You have been home about two hours when she brings it up. You’re standing on the concrete that forms a bank for the green on her lawn, a little cold with just socks on your feet but you’re only out here for a short while. You both watch Belle as she trots around slowly, sniffing and moving her head all around her as if aware of something baffling and elusive. Mum says I worry about her and you keep your face closed because you know that Belle is frail and you feel the sorrow that wells at the suggestion not made yet like a needle in you. You look at your mother as she looks at the dog and you say mmm hmm because you are listening and open to what she says.

She is old, nearing seventeen which is good for a dog. She doesn’t see, or hear much at all. She always seems agitated now. Your mothers voice is normal but you know there is weight behind it. She says she walks all around the house. I don’t know if she’s comfortable. She says she could be in pain and inwardly you wince

I wonder (she hesitates or maybe you just think she does) if I should have her put down. Here her voice raises a little, a note of desperation enters as she feels she must explain herself. Belle is old. Belle is not happy.

You nod and you know she’s right and you keep your voice steady as you say should we do it while I’m here then as you think hell there’s no turning back around now.

The next morning Belle walks into your room in her gentle, confused way and mum comes in and lifts her onto your bed. She curls in to a ball, hesitant and weary. She is a tiny shape. You’ve always loved the feeling of her small weight on your bed, next to your legs. You would seek her out when she settled away from you, wrap your feet around her side, pray she didn’t move. You look down at her and gently, slowly touch her back and even then she flinches but she stays in her ball next to you on the bed as you marvel again at her bones through her skin. Such a tiny thing now.

You slide down the bed so she doesn’t have to move and she’s still there an hour later.

Those you do tell ask how will you do it, it will be awful for you because they know you’ve had her since you were quite young and how you get emotional and you smile and agree and talk of other things.

You are at your brothers house and you watch your niece play and laugh and occasionally you almost understand what will happen at six o’clock. Your mother has made an appointment. It seems odd that you can ask someone to do this for you.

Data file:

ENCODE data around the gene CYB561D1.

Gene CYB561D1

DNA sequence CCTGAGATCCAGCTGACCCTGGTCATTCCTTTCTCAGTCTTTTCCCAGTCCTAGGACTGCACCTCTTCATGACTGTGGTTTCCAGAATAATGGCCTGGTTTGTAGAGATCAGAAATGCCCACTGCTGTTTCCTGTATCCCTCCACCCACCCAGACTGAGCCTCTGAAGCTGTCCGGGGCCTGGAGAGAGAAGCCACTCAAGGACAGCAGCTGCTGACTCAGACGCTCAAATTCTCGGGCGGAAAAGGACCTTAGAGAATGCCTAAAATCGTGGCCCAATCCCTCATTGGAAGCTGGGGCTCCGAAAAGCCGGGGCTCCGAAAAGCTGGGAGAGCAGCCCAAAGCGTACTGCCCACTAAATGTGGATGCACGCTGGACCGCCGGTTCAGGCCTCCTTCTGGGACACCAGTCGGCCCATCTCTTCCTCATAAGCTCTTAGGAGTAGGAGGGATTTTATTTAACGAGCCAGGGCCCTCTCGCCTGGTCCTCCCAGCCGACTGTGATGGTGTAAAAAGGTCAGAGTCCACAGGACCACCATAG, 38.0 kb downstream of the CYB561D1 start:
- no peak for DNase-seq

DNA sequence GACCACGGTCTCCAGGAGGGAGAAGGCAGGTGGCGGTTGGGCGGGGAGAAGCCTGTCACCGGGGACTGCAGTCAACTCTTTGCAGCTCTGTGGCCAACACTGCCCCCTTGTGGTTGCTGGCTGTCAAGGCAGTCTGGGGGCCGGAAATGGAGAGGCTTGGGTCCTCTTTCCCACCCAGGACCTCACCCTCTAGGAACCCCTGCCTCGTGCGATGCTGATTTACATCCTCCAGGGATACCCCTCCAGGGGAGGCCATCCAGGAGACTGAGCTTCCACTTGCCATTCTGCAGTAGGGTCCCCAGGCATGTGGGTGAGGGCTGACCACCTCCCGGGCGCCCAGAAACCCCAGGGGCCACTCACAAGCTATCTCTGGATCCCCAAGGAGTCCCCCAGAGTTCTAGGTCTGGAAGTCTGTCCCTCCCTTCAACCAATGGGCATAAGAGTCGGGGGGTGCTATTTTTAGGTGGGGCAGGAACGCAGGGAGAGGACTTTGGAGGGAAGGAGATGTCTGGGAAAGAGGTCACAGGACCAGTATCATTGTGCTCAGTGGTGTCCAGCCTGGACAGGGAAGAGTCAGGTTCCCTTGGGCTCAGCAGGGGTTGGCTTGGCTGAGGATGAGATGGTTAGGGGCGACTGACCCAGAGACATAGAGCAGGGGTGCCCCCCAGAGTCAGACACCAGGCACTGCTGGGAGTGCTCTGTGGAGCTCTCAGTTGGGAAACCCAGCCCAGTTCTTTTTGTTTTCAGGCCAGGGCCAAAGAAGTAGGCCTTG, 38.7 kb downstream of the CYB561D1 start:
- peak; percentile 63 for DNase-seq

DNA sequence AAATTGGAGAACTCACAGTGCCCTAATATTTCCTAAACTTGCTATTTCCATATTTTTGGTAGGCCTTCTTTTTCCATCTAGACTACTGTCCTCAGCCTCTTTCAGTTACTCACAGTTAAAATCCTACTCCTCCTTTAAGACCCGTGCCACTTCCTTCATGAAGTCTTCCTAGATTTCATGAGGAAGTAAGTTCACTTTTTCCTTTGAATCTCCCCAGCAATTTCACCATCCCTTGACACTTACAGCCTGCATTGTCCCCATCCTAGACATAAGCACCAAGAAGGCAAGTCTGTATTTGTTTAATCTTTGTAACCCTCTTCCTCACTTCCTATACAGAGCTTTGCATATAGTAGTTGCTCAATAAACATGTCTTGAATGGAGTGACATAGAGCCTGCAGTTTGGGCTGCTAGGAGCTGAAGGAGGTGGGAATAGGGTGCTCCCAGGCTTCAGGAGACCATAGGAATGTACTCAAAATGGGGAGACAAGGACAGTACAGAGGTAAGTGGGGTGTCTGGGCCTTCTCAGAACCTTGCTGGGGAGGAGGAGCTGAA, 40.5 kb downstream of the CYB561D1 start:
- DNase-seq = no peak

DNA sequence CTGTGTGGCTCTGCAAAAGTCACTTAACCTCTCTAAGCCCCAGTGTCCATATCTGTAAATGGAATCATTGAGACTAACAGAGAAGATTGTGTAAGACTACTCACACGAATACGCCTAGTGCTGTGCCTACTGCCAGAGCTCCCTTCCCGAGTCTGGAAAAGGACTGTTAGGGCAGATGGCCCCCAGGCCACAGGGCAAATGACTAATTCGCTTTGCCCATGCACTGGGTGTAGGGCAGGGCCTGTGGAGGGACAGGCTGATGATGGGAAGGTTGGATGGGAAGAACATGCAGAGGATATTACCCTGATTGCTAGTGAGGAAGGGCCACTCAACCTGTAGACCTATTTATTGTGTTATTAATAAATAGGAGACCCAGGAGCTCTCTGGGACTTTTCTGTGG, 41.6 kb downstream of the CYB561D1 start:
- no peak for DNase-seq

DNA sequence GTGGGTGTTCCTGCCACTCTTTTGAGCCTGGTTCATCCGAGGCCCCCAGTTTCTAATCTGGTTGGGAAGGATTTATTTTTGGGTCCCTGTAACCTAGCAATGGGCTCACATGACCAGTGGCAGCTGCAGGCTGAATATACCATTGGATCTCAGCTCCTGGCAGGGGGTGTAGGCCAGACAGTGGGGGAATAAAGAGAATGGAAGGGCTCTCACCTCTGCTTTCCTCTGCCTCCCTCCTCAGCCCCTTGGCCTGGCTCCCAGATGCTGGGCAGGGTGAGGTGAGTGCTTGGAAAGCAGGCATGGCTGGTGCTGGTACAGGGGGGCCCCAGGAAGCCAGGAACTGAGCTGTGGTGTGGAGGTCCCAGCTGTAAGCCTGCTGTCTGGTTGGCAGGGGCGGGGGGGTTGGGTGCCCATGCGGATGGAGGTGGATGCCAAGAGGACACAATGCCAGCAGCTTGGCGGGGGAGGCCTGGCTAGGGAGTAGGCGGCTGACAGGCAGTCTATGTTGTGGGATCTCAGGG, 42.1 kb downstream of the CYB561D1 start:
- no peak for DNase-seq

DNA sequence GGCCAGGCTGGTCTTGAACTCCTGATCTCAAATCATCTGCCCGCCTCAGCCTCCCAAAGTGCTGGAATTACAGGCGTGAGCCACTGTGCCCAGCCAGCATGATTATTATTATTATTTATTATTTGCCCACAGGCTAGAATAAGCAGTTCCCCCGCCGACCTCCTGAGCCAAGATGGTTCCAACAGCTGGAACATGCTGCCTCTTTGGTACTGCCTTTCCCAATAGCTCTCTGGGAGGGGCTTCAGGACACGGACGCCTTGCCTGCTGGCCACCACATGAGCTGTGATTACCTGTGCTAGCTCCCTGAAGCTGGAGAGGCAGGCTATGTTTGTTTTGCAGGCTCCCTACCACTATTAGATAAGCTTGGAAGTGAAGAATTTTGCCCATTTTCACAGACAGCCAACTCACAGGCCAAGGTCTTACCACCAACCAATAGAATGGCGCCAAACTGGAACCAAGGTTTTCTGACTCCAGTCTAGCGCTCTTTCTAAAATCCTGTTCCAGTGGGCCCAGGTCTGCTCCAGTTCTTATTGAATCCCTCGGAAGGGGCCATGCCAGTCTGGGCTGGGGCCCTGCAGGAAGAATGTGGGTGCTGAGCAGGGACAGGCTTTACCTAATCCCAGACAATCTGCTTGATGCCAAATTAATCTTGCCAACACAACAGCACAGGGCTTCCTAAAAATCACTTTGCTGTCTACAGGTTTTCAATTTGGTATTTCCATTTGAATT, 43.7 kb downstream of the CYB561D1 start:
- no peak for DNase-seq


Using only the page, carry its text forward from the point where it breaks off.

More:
Your mother is talkative, she is keeping her quiet lake of grief at bay with her words, she has had Belle for company for longer than you. You are carefully still sheltered behind a wall of not thinking about it. You leave before five, so as to make your appointment. You go home to get her and in the kitchen you slip a little and tears form a barrier between your eyes and the small greying dog, looking blindly up at you. You remember without choosing to when she was a tiny black and brown thing, all fur and miniature legs and bright eyes and a yippy bark, hitting a tiny ball with her head, panting in glee and zooming across the lawn to push it back after you kick it away.

Your mother asks if you want a leash on her and you say it’s ok, you’ll hold her. You lift her, she weighs hardly anything at all and you carry her to the car, climb into the back. With the window down it is cold but she has always loved to have her face in the wind, used to ride in the car all the time. You want her to have this and you smoosh your face into her side and her mouth is open in the wind and she leans back to sniff your face.

It seems a shame to cry like this in front of strangers but you don’t even have it in you to care. There are two people in the waiting room and you don’t look at them much, but they murmur in the background. She is jumpy but you hold her tight while your mother talks to the lady at the desk, pays the fee. You are silent, but for occasional murmurs of comfort for Belle. You don’t want to talk to the lady at the desk for you are steeling yourself.

When you ask your mother if she wants to say goodbye her voice breaks and she says just go so you turn and you open a door and behind it is a man who smiles at you because he knows why you are here. You ask him if this is the right thing, your voice hitching and your words sliding around your sobs awkwardly. You tell him: she is old, she’s not happy. He nods and says her so thin is not a good thing, it could be any number of things that all point here and he pats her and blows in her face to engage her, to make her happy and you love him for knowing that she matters. He takes her away for a catheter and says wait here, sit down, I’ll be back in a minute.